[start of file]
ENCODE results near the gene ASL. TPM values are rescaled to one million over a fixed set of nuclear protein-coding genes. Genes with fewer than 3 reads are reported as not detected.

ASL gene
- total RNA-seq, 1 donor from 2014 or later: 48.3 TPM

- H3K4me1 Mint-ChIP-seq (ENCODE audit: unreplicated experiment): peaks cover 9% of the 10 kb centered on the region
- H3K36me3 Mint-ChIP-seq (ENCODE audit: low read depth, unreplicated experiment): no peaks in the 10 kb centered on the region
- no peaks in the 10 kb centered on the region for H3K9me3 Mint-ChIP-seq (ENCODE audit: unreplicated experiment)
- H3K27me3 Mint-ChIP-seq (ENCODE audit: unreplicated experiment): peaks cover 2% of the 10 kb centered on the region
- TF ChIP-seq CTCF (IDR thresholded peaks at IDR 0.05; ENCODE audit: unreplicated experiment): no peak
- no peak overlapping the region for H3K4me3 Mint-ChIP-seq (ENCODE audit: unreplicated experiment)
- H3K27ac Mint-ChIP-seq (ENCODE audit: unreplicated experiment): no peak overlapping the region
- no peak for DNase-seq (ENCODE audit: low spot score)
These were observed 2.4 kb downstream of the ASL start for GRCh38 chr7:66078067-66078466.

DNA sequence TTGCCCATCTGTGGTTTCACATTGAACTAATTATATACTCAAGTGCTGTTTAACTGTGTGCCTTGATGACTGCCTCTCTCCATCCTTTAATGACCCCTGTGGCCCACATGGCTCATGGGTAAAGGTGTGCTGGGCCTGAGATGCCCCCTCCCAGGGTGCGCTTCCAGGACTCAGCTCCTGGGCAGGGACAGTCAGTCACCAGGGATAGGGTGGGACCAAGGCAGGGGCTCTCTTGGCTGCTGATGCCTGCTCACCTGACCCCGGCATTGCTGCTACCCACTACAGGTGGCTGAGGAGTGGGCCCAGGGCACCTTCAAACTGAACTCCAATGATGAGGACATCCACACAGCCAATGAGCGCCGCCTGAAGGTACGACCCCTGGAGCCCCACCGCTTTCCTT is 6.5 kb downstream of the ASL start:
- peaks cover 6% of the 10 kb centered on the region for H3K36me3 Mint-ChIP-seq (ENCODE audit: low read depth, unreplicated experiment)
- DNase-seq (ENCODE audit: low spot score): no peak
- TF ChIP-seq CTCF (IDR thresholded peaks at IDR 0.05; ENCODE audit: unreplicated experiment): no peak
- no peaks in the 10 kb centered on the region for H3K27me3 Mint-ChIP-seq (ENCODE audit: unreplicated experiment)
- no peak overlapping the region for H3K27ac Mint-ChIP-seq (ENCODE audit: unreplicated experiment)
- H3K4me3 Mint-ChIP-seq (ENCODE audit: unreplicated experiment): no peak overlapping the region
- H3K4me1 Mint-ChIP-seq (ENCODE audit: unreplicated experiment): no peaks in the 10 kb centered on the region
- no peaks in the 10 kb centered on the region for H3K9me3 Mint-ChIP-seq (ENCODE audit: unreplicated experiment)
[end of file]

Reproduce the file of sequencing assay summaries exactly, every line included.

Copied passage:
ENCODE results near the gene ASL. TPM values are rescaled to one million over a fixed set of nuclear protein-coding genes. Genes with fewer than 3 reads are reported as not detected.

ASL gene
- total RNA-seq, 1 donor from 2014 or later: 48.3 TPM

- H3K4me1 Mint-ChIP-seq (ENCODE audit: unreplicated experiment): peaks cover 9% of the 10 kb centered on the region
- H3K36me3 Mint-ChIP-seq (ENCODE audit: low read depth, unreplicated experiment): no peaks in the 10 kb centered on the region
- no peaks in the 10 kb centered on the region for H3K9me3 Mint-ChIP-seq (ENCODE audit: unreplicated experiment)
- H3K27me3 Mint-ChIP-seq (ENCODE audit: unreplicated experiment): peaks cover 2% of the 10 kb centered on the region
- TF ChIP-seq CTCF (IDR thresholded peaks at IDR 0.05; ENCODE audit: unreplicated experiment): no peak
- no peak overlapping the region for H3K4me3 Mint-ChIP-seq (ENCODE audit: unreplicated experiment)
- H3K27ac Mint-ChIP-seq (ENCODE audit: unreplicated experiment): no peak overlapping the region
- no peak for DNase-seq (ENCODE audit: low spot score)
These were observed 2.4 kb downstream of the ASL start for GRCh38 chr7:66078067-66078466.

DNA sequence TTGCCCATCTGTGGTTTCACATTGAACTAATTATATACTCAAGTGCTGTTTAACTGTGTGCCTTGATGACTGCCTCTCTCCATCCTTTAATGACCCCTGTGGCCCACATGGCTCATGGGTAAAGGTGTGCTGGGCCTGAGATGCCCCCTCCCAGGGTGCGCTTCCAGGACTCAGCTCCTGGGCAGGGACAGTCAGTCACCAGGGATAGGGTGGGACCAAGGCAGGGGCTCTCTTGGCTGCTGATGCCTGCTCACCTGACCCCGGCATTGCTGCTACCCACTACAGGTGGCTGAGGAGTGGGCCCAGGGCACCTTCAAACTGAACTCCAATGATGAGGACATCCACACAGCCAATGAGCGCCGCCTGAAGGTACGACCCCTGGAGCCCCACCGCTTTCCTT is 6.5 kb downstream of the ASL start:
- peaks cover 6% of the 10 kb centered on the region for H3K36me3 Mint-ChIP-seq (ENCODE audit: low read depth, unreplicated experiment)
- DNase-seq (ENCODE audit: low spot score): no peak
- TF ChIP-seq CTCF (IDR thresholded peaks at IDR 0.05; ENCODE audit: unreplicated experiment): no peak
- no peaks in the 10 kb centered on the region for H3K27me3 Mint-ChIP-seq (ENCODE audit: unreplicated experiment)
- no peak overlapping the region for H3K27ac Mint-ChIP-seq (ENCODE audit: unreplicated experiment)
- H3K4me3 Mint-ChIP-seq (ENCODE audit: unreplicated experiment): no peak overlapping the region
- H3K4me1 Mint-ChIP-seq (ENCODE audit: unreplicated experiment): no peaks in the 10 kb centered on the region
- no peaks in the 10 kb centered on the region for H3K9me3 Mint-ChIP-seq (ENCODE audit: unreplicated experiment)